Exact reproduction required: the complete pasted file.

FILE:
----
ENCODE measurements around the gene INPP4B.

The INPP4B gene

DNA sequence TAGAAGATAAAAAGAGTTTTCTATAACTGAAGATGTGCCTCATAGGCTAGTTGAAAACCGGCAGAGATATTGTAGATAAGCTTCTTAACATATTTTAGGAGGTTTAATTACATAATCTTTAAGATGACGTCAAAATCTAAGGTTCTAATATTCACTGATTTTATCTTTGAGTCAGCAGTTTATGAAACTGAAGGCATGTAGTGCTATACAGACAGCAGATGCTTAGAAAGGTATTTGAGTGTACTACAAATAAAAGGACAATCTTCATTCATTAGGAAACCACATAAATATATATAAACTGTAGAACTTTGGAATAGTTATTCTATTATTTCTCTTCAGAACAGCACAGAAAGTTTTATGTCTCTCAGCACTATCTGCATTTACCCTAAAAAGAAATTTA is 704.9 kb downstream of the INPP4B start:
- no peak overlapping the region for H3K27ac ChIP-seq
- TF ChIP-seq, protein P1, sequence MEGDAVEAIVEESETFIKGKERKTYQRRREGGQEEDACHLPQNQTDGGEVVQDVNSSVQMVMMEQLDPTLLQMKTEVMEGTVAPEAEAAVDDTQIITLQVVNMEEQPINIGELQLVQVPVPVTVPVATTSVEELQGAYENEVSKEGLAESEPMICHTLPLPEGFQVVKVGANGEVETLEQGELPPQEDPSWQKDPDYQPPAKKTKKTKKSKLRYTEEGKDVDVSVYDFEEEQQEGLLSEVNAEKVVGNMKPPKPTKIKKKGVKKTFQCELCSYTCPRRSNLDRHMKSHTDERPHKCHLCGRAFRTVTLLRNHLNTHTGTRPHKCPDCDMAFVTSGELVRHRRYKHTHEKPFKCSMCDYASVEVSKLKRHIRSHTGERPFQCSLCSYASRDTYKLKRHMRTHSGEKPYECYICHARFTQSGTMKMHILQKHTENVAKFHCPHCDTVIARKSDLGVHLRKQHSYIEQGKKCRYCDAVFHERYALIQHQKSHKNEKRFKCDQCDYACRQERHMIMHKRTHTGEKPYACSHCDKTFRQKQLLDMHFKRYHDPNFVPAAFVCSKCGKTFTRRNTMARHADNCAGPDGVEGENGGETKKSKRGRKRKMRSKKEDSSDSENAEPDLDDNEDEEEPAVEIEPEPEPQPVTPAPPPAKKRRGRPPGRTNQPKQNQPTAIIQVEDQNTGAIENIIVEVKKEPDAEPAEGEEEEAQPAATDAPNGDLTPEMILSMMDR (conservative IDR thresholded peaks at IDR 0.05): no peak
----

ENCODE measurements around the gene INPP4B.

The INPP4B gene

DNA sequence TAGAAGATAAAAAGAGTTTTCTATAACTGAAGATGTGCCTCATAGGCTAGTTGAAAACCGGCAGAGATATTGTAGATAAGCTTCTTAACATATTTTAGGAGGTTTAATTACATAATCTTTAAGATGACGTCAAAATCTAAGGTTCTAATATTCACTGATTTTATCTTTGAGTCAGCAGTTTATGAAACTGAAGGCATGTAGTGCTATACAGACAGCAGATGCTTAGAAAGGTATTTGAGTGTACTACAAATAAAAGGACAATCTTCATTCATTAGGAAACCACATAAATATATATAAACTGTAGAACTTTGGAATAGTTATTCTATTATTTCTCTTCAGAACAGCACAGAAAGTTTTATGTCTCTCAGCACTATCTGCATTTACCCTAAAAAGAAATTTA is 704.9 kb downstream of the INPP4B start:
- no peak overlapping the region for H3K27ac ChIP-seq
- TF ChIP-seq, protein P1, sequence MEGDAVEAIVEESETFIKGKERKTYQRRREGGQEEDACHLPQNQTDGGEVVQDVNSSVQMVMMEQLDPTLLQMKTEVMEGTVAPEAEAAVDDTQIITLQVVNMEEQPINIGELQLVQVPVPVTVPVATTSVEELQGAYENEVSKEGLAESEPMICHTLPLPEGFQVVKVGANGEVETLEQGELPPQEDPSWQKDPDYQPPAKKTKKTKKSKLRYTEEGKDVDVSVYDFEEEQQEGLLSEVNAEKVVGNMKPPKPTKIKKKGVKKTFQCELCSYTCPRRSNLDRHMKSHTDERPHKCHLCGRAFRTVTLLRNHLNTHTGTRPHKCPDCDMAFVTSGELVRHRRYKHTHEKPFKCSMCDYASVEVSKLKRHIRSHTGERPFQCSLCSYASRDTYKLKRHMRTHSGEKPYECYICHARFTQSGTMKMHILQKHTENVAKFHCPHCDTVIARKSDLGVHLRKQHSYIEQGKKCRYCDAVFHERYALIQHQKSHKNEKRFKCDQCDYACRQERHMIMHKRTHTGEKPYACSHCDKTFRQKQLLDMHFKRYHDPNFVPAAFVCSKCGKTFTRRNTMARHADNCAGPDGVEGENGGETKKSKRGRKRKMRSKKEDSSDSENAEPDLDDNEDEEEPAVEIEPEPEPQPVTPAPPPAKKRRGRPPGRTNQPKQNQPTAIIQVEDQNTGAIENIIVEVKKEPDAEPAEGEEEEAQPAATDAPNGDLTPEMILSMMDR (conservative IDR thresholded peaks at IDR 0.05): no peak